OK, so you get a message about how everyone lives happily ever after, which is nice, but what do you do then? Well, I went back and played the game again a few times, and again a few times more, far into the night, trying different approaches to the various puzzles, which is how I arrived at my figure for the minimum number of changes. I have been left wanting more, which speaks well of the addictiveness of the game, but where do I get my next fix? Please, somebody, tell me that there is a sequel, or that maybe you have taken it upon yourself to hack into the program (I promise I won't tell anyone else!) and produce some further puzzles to solve. It seems such a shame to have this game and its characters come to such an abrupt end. Sequels to all sorts of things (I won't embarrass the actors by naming them) have been built on far more flimsy foundations than this game has. More perleeeease!
I suppose all space-invader type games have to be the same cos that's the type of game they are. As I am not a devotee of this type of game, and in fact generally avoid playing them, I do not really have much idea of what is or is not a good implementation of the format. Those I have seen all seem to have you the defender at the bottom of the screen, firing as fast as you can at all the invaders coming from the top of the screen and getting ever lower if you do not zap them first, until eventually they reach your level, and then wipe you off or take one of your 'lives'. There seems to be little strategy other than 'fire as fast and often as you can', occasionally aiming for the high-value targets that randomly appear to menace you, or float across the screen to distract you from the lower-value invaders. I would think that fans of this type of game, where the sole object seems to be to achieve as high a score as possible and/or beat your (or your friends) previous high score before Repetitive Strain Injury sets in, would be able to rate this particular game on a scale of one to ten for all sorts of things which they would be looking for. Me, I ain't got a clue, so all I can say is that it looks pretty, I managed to master the controls before I got bored, gradually got higher scores each time I played it, until I thought 'OK, done that, what's the next game to look at?' 'Nuff said!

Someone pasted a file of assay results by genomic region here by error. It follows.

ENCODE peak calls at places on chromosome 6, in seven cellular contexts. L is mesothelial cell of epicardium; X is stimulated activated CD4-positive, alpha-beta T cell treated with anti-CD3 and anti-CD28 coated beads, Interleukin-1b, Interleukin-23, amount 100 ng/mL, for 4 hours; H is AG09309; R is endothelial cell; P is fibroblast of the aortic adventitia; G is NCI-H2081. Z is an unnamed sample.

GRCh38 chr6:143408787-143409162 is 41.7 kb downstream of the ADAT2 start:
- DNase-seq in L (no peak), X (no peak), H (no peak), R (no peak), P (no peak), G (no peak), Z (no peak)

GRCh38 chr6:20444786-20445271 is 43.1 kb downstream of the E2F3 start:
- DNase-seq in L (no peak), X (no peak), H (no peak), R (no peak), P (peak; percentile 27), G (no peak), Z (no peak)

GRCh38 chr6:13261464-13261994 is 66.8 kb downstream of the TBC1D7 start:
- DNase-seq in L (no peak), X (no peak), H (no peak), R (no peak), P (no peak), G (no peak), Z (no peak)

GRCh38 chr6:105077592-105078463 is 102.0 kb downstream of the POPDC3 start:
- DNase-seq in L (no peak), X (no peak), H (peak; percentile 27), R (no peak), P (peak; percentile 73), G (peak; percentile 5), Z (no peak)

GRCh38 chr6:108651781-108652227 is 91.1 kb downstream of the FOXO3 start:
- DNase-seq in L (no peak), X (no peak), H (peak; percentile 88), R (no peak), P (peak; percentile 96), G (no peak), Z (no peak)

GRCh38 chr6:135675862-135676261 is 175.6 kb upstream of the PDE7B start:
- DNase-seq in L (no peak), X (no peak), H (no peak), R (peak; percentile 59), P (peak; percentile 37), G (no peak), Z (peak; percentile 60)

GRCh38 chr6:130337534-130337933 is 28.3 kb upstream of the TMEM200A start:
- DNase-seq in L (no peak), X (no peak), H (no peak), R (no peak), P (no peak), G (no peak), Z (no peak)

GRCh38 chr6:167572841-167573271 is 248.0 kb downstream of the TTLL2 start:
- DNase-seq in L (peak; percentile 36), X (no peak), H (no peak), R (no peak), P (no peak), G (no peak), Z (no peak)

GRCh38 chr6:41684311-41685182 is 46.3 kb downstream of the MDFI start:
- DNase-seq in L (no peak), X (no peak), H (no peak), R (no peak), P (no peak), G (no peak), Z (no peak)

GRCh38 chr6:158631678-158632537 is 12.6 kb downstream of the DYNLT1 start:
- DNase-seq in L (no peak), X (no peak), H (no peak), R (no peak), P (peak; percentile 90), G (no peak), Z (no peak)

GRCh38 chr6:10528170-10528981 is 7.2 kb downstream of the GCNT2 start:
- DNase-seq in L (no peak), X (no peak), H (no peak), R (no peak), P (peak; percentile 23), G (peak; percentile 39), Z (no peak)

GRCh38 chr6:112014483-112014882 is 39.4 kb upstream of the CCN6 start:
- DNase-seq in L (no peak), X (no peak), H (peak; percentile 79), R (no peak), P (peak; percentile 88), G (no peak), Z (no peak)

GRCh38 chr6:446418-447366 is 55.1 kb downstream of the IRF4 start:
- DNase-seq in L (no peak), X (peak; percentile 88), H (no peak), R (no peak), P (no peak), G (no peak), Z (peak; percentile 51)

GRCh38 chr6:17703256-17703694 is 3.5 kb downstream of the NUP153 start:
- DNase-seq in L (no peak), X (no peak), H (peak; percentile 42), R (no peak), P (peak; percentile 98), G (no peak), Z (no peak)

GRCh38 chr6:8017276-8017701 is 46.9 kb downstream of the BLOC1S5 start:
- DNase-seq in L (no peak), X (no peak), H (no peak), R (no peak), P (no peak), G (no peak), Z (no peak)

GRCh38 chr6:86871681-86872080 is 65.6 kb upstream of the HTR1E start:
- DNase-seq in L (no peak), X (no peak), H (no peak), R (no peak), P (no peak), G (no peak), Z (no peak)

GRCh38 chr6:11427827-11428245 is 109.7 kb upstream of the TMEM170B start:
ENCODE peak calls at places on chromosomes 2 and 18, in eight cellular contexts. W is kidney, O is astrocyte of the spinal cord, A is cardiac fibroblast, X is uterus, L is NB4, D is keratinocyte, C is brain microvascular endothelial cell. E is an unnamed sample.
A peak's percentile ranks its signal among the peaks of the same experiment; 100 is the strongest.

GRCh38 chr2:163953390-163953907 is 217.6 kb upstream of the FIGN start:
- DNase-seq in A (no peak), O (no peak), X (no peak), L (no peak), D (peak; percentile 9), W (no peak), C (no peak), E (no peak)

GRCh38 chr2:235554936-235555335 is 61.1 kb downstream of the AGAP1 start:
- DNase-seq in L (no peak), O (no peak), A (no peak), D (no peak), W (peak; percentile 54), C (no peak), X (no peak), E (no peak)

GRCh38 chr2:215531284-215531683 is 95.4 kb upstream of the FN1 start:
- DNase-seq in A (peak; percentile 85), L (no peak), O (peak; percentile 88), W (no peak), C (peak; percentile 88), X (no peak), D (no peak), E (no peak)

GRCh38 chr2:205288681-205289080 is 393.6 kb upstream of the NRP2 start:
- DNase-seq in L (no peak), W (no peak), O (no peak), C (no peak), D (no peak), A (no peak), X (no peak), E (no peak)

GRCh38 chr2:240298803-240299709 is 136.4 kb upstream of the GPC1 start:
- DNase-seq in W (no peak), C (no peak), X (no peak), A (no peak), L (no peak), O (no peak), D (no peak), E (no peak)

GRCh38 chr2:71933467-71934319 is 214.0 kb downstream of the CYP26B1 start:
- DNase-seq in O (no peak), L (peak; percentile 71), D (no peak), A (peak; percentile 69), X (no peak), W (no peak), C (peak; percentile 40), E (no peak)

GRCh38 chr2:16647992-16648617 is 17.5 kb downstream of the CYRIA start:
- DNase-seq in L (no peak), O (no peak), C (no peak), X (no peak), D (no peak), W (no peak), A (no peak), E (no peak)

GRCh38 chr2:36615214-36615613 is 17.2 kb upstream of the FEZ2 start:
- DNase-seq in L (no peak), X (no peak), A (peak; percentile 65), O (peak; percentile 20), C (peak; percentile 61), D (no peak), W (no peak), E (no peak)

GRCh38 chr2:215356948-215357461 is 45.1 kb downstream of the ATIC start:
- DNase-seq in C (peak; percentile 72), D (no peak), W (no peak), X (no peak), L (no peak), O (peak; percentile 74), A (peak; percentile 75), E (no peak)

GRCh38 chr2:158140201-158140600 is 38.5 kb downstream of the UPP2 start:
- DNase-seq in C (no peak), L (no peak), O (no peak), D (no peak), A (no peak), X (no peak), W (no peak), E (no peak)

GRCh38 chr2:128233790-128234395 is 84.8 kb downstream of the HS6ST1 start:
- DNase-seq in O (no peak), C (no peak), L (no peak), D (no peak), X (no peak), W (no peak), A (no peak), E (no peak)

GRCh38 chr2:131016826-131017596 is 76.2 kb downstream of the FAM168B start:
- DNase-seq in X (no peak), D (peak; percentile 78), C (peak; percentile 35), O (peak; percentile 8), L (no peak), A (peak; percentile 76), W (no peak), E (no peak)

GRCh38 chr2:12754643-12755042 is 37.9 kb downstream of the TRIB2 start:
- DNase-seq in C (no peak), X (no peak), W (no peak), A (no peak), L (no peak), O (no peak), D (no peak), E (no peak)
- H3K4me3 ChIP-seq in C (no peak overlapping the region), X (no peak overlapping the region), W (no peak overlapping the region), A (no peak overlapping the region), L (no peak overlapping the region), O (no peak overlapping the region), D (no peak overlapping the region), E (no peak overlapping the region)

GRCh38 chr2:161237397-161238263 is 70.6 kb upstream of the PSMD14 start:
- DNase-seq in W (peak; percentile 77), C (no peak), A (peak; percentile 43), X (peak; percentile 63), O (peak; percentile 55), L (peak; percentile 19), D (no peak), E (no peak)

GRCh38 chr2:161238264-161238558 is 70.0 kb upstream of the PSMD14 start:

Fly over the enemy base and shoot everything you can without getting shot down yourself. Try to get a high score, higher than your previous anyway. The view you have of your efforts is from behind, to one side and above your aircraft. This manages to give you a sort of 3-D view of the terrain over which you are flying. It does make it a bit difficult at first to judge your position in relation to the obstacles and armaments which you have to avoid and/or shoot at, but you get used to it after a fairly short while playing, and your aircraft throws a shadow on the ground, which is a great aid to positioning yourself. I haven't managed to get very far into this game, not through lack of ability, I just suffer from air-sickness. That's my excuse anyway! It seems to be a few steps up from Bug Blaster, in that it requires a greater degree of skill to position yourself for your attack run, but once again the main objective seems to be only the betterment of your previous score, although this is not to say that you couldn't have fun doing it.
Although this game was originally released at about the same time as Imogen, the difference in the quality of the graphics is enormous. This game has the slow blocky graphics of the early days of the Beeb. I do not know much about graphics on our machines, but I am aware that some modes offer better resolution than others, although perhaps at the expense of extra problems with the programming. This is basically a fairly primitive platform game, in which you have to move around collecting some objects, whilst avoiding being hit by others. You are Cyril, working alone in your chemist's shop and, obviously not having listened to Mum's advice, have swallowed a powerful reducing agent which has left you extremely vertically challenged.
Your only hope of returning to normal size is to reach the Magic Elixir with which every chemist's shop is stocked. Unfortunately for you, this is on the top shelf right at the back of the shop. If only the reducing agent had been there, out of the way, you probably wouldn't be in the pickle you are in now. Oh well, perhaps you'll learn? With the top shelf your ultimate objective, you need to work out your route up through the shelves and the boxes and bottles on them. This is made harder by the speed (or rather lack of it) of reaction to your key-presses. Presumably this is again affected by the graphics mode, and is a rather frustrating aspect to the game. At least this game does have the potential to be completed, although having once done so, I doubt you will be tempted to try again, at least not until next early-closing day.